Fritz Dangberg’s Family: ‘Wanderlust’
Frieda’s Files are a collection of historical short stories about Carson Valley by Frieda Cordes Godecke, published in The Record-Courier. Reproduced here with permission from the Cordes Cousins, and their book “Frieda’s Files”.
December 15, 1977: Fritz Dangberg’s Family: ‘wanderlust’
“Wanderlust!” Who is there among us who can say that we didn’t at one time or another have the urge to throw a few belongings into a bag and set out to see what the world was like? It was the same yesterday as it is today.
Perhaps Carson Valley saw its greatest influx of young aliens from Europe during the last several decades of the 19th century and the early decades of the present one. Tales from America had it that there were endless opportunities for young people if they were willing to work to accomplish their ambition. They left family and friends knowing full well that they might never again set foot on their native soil.
One such ambitious young man was Fritz Dangberg, who left his native Westphalia, Germany, to come to Carson Valley in 1895. He had four uncles – Chris, William, August, and H. F. Dangberg, residing here, and it was with Chris Dangberg that he made his home. Uncle Chris was also responsible in helping Fritz earn his first American dollar. In the Dangberg home he soon learned the English language from his cousins who were near his own age.
Fritz’s first steady employment was with the Douglas County Creamery at Waterloo. It was his duty to haul the famous butter manufactured at that plant and packed there into wooden crates, which were used and reused, to Carson City. From there it was shipped by rail to Virginia City and markets in San Francisco. On these trips to Carson City he stabled his horses at the Anderson Hay Yards and became a friend of the Andersen family. Through this friendship he met the young lady who later was to become his wife.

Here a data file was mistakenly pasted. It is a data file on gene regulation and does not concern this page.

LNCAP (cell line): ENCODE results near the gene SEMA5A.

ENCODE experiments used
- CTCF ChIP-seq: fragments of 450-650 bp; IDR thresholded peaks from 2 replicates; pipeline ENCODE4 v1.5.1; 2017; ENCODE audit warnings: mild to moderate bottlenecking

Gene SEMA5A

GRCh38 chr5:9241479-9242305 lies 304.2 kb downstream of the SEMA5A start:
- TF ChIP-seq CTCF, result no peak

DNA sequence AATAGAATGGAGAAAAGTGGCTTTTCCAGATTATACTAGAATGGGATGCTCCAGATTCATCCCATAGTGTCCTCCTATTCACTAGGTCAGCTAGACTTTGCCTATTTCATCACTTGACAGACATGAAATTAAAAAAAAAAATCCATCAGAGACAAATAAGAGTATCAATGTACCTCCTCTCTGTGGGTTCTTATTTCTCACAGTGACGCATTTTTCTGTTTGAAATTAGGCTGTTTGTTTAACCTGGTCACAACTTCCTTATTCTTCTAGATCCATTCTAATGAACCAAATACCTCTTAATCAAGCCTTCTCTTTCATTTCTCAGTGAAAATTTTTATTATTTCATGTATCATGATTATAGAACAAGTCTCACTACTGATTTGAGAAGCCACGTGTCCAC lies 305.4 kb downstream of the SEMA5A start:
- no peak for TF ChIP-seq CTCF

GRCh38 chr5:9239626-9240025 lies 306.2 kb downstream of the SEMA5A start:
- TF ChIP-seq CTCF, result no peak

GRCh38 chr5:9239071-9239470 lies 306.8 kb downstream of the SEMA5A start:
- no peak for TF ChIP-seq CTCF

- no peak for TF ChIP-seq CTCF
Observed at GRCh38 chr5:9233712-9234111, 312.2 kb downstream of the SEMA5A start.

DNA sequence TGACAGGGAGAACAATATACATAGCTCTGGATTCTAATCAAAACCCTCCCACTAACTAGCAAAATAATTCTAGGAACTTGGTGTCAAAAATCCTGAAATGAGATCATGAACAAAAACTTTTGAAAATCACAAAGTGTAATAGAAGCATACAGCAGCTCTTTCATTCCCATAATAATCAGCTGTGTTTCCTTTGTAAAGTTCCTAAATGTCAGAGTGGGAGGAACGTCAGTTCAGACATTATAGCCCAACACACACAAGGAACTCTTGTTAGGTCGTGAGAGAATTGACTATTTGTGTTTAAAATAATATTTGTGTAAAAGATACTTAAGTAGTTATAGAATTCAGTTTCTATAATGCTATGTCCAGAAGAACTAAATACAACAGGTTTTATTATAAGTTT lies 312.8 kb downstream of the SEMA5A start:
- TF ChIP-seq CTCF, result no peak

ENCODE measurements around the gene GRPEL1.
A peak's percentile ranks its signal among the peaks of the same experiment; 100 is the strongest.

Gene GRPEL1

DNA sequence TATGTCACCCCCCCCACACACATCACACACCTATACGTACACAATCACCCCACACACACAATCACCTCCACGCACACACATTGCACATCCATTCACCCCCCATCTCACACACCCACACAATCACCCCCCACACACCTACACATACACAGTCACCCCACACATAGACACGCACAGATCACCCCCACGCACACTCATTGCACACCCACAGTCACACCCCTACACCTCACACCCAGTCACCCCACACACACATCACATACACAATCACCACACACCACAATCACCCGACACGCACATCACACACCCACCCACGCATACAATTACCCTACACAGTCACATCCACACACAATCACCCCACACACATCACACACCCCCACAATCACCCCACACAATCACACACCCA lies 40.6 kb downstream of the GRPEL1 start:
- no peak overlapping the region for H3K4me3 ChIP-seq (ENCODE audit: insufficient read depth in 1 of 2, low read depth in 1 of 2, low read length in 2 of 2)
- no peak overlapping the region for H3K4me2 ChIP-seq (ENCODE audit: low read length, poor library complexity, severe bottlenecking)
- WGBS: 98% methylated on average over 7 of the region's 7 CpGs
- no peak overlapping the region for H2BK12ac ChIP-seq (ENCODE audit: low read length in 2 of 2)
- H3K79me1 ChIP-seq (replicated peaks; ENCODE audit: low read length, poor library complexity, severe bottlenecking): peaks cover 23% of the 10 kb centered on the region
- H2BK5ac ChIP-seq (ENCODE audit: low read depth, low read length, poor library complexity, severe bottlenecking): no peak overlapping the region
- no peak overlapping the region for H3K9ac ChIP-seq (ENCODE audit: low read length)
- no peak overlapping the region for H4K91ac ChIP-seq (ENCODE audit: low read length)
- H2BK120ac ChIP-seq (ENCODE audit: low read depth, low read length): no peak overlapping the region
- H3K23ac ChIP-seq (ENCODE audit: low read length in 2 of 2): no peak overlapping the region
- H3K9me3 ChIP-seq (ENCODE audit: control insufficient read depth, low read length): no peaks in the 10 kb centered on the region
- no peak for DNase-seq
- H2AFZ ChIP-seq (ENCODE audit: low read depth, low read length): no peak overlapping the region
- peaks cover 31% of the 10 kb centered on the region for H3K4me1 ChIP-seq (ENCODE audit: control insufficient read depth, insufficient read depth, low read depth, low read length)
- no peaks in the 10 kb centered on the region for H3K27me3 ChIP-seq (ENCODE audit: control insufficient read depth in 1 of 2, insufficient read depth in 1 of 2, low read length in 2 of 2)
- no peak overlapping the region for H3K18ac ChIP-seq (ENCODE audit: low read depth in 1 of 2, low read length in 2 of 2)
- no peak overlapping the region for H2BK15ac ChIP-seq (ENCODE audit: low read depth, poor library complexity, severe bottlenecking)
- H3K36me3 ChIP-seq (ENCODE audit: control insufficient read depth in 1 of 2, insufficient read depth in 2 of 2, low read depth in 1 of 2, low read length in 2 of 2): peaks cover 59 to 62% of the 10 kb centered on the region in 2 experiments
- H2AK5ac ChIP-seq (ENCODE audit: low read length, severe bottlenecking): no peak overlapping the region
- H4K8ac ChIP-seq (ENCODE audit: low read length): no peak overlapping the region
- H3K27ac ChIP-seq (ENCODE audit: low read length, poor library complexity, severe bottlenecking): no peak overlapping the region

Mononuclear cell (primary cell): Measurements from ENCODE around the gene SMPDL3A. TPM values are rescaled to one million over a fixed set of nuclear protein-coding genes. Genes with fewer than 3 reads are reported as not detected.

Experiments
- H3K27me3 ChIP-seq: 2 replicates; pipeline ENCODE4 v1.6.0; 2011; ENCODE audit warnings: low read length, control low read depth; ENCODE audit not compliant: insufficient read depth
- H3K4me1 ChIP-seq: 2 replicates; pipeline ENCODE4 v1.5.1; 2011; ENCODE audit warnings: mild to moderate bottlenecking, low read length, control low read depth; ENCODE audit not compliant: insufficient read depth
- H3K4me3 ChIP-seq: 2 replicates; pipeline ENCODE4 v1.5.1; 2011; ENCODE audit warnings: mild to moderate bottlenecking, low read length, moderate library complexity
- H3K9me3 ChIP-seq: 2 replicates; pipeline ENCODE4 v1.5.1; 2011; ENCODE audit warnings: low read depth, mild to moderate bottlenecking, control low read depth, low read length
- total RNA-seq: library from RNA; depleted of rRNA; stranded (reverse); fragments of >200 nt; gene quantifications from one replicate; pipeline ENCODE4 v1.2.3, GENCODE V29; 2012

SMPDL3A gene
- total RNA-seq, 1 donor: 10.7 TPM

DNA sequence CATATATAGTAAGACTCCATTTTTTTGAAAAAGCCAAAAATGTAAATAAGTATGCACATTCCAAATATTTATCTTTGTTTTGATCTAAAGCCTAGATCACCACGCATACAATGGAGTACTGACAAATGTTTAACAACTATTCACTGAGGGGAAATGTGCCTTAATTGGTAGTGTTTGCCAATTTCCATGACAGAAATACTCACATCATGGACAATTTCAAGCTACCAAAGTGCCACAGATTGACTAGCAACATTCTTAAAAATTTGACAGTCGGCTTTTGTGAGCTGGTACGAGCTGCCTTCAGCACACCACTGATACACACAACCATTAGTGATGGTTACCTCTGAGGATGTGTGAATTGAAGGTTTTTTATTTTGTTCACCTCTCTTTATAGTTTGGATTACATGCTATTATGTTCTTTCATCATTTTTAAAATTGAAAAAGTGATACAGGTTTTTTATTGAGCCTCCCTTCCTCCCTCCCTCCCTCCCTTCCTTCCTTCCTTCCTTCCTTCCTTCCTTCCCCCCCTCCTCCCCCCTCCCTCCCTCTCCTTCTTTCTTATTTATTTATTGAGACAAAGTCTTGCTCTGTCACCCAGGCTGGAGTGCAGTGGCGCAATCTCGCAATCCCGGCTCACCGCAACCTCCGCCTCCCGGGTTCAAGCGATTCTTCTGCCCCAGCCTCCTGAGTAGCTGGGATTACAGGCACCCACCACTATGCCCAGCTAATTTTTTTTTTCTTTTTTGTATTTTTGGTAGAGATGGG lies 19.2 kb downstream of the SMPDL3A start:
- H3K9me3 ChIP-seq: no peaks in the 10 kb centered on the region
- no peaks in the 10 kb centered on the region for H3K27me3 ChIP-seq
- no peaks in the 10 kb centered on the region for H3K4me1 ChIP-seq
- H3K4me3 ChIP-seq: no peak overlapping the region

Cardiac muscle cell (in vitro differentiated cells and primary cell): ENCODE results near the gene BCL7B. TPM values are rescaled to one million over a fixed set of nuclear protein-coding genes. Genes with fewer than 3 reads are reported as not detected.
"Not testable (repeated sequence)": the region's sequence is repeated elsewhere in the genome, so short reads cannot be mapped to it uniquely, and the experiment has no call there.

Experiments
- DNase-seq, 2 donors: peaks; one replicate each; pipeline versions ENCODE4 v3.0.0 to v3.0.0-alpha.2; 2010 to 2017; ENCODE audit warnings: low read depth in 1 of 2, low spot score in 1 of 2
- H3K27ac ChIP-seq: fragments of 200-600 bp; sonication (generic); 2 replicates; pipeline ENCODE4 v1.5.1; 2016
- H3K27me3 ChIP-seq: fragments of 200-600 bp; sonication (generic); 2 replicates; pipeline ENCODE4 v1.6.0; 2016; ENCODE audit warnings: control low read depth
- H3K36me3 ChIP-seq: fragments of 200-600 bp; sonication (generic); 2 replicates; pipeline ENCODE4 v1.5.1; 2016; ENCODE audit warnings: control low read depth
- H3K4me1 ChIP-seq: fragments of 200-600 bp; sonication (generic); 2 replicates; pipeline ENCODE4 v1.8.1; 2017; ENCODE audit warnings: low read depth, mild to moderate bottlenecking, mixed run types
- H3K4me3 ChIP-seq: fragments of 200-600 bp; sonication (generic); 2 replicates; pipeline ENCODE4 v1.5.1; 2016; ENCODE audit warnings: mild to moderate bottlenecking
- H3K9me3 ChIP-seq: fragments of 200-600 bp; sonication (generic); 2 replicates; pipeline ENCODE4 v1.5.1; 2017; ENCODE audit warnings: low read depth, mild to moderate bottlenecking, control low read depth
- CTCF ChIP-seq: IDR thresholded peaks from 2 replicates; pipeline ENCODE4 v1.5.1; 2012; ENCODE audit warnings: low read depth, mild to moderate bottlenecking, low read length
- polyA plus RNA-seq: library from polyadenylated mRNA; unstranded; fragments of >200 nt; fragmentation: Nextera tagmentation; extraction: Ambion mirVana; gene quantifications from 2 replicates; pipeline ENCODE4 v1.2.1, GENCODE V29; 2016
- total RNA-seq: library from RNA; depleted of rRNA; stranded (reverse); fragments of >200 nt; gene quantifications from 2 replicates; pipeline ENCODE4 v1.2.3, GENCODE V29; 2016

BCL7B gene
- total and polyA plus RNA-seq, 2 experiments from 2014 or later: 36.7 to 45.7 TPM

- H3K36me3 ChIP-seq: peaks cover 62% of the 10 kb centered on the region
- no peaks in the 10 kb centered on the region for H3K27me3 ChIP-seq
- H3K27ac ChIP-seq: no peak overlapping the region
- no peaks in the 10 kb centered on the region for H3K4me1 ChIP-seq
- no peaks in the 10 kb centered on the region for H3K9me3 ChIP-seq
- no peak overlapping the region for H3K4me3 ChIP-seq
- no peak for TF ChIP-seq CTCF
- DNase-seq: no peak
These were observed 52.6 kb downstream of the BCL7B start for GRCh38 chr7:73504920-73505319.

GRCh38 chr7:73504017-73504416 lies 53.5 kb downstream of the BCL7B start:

Meta Winkelman came to Carson City from Germany in 1896 to make her home with her sister whose husband Zirn Andersen owned the Andersen Hay Yards. Meta soon found employment at the Orphan’s Home in Carson City and later worked as a house servant for the Sam Platt family. She and Fritz Dangberg were married in 1897 and came to Gardnerville to make their home.
They purchased the house shown in the photograph from Dr. Franklin, and with it went about two-and-a-half acres of ground on which were also various sheds and a large barn. The total price was $2,000. Mr. Dangberg was criticized by his neighbors for having paid far too much for the property.
Fritz Dangberg was now ready to start business on his own. He purchased a large covered freight wagon, a flat bed, and ten strong horses. The big barn provided ample room for four double and two single stalls, oat boxes, harness pegs, and space for hay and grain. A faithful teamster, Jim Murphy, was his right hand in driving and caring for the horses and in loading and unloading butter, fruits, vegetables, and other supplies needed in Carson City and Gardnerville. Red tassels dangling from the foreheads of the leaders of the team made it easy to recognize the Dangberg team among many at the Hay Yards. There was also the familiar jockey box on the wagon where the lunch and fresh water were kept. The freight wagon and drivers were always warmly greeted upon their return from Carson City by the Dangberg children and most of all by little Norma (Mrs. John Ellis). She was fondly called “Nudgeon” by teamster Jim Murphy. She looked forward each evening to munching on the sandwich that was purposefully left there by her teamster friend.